Atherton and Palo Alto receive regular visits from mountain lions who travel down the dry arroyos from the nearby mountains, and similar haute bourgeois suburbs of Bombay have leopards from a nearby wildlife refuge dropping by.
The website of Royal Palms Estate says that the township is your â€˜world in a villageâ€™. Located in Mumbaiâ€™s Goregaon suburb, this â€˜villageâ€™ is a 240-acre settlement that has five-star hotels, recreation clubs, lakes, swimming pools, a golf course, bungalows, villas, row houses and marble statues, apart from a little hill as part of its natural landscape. It even has the Sanjay Gandhi National Park as its neighbour.
It is a world apart, in many ways. Literally so, at some points. The past ten days have seen large grilled fences, at least 15 feet high, come up around the backyard of row house No 3. A large tree nearby has its trunk entwined in a creeper of barbed wire. And itâ€™s not just this compound. Row houses No 4 and 5 are fortified too.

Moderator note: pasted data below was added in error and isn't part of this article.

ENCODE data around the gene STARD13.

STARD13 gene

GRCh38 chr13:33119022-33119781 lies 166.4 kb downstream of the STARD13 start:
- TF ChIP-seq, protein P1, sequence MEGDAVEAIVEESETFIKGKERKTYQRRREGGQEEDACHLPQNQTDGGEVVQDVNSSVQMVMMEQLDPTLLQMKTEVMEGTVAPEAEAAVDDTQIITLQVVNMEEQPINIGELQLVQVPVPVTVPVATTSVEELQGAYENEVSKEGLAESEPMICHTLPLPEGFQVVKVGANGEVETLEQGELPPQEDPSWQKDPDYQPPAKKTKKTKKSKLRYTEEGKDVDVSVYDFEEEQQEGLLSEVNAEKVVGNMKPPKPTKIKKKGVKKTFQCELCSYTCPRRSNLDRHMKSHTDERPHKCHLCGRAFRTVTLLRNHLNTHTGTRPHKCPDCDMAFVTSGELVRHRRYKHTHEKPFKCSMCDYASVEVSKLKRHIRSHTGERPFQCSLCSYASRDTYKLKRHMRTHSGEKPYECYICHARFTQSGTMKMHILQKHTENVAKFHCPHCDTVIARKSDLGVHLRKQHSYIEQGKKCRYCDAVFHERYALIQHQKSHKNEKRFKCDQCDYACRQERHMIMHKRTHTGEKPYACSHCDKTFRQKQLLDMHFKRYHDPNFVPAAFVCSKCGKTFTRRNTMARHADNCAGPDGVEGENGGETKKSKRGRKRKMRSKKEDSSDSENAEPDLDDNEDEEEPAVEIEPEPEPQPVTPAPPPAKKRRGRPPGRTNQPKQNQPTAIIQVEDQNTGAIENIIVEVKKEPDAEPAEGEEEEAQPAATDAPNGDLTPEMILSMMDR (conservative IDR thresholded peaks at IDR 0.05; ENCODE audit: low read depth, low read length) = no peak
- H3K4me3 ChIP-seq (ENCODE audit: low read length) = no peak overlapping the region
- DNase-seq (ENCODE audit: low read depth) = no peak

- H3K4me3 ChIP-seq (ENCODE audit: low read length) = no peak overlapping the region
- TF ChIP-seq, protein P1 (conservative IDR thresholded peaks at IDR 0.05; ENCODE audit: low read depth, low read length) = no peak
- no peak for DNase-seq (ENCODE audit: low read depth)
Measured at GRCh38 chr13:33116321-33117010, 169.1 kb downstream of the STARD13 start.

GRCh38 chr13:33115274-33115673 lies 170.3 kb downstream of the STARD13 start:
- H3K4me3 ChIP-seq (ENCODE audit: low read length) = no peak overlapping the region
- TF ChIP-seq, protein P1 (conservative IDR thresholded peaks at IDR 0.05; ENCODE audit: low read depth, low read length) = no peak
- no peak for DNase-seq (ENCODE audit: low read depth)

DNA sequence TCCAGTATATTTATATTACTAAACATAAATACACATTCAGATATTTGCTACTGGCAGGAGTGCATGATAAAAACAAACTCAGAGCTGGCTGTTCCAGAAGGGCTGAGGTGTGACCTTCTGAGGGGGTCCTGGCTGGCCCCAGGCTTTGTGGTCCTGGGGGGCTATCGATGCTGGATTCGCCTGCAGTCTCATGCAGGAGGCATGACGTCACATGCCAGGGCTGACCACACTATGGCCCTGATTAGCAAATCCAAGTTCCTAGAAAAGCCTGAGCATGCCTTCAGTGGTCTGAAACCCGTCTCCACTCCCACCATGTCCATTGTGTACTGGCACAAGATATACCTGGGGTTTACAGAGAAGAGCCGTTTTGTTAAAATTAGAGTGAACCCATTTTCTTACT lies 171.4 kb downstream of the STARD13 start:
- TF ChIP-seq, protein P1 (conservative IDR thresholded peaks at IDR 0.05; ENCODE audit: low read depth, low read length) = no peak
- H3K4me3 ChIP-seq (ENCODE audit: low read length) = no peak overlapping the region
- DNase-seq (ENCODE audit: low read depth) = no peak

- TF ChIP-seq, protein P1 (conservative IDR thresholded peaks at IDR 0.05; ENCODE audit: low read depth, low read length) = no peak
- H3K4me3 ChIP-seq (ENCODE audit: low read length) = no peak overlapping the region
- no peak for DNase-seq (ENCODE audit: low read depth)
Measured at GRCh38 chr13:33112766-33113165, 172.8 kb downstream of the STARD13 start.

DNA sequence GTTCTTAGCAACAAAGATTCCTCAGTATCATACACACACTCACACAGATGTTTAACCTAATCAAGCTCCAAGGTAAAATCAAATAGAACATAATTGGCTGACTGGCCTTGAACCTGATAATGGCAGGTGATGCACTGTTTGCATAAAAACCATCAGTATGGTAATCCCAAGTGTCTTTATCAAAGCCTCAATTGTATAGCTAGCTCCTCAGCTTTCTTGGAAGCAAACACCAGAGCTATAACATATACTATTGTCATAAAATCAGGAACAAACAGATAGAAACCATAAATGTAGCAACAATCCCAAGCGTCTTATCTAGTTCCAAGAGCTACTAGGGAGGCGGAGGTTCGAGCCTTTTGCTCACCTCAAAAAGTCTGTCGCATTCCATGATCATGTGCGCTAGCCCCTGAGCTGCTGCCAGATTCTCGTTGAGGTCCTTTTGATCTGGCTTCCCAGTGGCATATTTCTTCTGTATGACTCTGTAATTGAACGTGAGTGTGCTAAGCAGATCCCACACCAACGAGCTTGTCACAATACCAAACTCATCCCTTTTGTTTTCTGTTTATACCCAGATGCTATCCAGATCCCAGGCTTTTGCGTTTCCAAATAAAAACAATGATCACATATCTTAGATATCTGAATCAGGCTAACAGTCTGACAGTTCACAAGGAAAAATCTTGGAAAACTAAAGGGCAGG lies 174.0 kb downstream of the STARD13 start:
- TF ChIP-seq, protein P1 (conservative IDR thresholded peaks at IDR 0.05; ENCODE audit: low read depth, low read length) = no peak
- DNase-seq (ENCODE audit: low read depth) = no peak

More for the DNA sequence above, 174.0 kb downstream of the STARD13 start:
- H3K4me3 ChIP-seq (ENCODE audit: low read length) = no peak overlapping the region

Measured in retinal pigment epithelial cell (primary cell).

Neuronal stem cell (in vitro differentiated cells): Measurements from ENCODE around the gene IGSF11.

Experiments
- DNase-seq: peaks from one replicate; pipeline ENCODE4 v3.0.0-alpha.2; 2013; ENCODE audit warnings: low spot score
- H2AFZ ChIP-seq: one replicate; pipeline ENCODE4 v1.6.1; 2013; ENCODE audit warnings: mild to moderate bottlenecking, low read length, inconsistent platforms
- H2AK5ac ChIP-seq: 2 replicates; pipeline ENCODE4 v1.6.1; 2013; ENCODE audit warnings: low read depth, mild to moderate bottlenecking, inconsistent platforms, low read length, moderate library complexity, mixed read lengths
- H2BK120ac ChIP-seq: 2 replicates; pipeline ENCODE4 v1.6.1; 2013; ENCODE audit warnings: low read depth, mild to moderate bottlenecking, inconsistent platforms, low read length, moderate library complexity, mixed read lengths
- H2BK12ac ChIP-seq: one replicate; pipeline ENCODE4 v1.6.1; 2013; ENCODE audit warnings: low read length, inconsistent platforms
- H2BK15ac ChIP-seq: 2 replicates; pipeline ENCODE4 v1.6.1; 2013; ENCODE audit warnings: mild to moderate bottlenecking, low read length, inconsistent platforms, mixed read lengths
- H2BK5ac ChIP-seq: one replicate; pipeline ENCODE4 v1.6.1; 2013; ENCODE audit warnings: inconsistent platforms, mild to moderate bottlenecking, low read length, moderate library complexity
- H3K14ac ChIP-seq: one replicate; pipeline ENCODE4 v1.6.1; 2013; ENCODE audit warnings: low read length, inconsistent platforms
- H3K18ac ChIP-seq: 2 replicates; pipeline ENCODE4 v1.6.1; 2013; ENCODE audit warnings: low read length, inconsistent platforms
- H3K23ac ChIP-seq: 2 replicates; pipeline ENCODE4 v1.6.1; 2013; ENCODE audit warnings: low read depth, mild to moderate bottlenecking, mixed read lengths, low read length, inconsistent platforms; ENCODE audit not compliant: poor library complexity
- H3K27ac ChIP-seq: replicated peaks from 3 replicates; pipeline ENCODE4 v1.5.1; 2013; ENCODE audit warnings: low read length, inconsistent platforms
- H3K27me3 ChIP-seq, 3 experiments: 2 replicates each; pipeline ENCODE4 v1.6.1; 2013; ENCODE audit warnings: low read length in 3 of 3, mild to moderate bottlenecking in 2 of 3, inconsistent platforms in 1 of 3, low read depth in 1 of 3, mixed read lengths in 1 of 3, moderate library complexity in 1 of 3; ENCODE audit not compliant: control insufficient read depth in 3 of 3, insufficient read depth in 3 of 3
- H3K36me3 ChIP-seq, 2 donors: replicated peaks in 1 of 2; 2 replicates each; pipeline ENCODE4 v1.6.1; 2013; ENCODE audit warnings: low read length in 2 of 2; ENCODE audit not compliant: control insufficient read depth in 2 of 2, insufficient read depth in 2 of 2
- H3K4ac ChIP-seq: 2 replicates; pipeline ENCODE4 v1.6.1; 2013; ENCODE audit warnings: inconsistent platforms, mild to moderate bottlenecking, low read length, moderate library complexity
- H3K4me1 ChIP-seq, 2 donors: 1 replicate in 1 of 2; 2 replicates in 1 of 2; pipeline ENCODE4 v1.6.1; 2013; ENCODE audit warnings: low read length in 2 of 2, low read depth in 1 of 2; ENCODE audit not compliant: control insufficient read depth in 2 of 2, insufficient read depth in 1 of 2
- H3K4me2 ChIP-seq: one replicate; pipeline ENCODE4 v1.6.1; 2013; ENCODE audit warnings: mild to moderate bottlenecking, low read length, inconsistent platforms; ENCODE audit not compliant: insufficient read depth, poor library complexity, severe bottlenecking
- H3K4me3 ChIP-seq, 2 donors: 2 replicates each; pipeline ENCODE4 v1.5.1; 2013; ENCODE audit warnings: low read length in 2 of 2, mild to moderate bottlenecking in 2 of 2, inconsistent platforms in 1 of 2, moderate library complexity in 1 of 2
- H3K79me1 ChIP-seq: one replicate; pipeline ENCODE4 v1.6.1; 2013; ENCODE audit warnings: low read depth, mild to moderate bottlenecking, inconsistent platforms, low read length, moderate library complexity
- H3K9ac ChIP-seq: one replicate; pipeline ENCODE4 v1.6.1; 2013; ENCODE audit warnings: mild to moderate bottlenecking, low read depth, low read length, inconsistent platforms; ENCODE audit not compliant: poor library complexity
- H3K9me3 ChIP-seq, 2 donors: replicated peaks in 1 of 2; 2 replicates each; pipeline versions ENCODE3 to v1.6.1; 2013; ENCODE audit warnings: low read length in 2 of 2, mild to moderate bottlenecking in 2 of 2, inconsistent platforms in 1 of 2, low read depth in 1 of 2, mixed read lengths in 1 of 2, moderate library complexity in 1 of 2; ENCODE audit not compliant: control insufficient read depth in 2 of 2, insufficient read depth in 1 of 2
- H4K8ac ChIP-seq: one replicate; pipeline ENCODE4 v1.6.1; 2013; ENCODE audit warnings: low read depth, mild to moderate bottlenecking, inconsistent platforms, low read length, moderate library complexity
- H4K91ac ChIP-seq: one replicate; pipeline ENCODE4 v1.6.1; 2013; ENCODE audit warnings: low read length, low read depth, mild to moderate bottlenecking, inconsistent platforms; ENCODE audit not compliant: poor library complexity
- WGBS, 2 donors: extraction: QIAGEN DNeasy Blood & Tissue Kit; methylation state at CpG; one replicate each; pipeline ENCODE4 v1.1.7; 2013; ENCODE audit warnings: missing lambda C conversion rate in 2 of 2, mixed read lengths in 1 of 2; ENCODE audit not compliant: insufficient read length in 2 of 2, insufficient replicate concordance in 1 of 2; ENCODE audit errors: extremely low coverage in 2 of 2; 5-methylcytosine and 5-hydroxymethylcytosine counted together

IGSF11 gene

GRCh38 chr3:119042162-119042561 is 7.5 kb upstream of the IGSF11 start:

What warrants such self-encagement? An unwelcome guest, it turns out.
Read the whole thing.
East or west, there is a good deal of inadvertent comedy in the inability of deracinated Homo affluentus urbanicus to cope effectively with his own oblivious proximity to Nature in its most potent and primordial forms.
In Palo Alto, the locals protest and build shrines with flowers and candles to the memory of invading pumas who get shot by the police when found lurking in tree branches near suburban elementary schools.
Hat tip to Fred Lapides.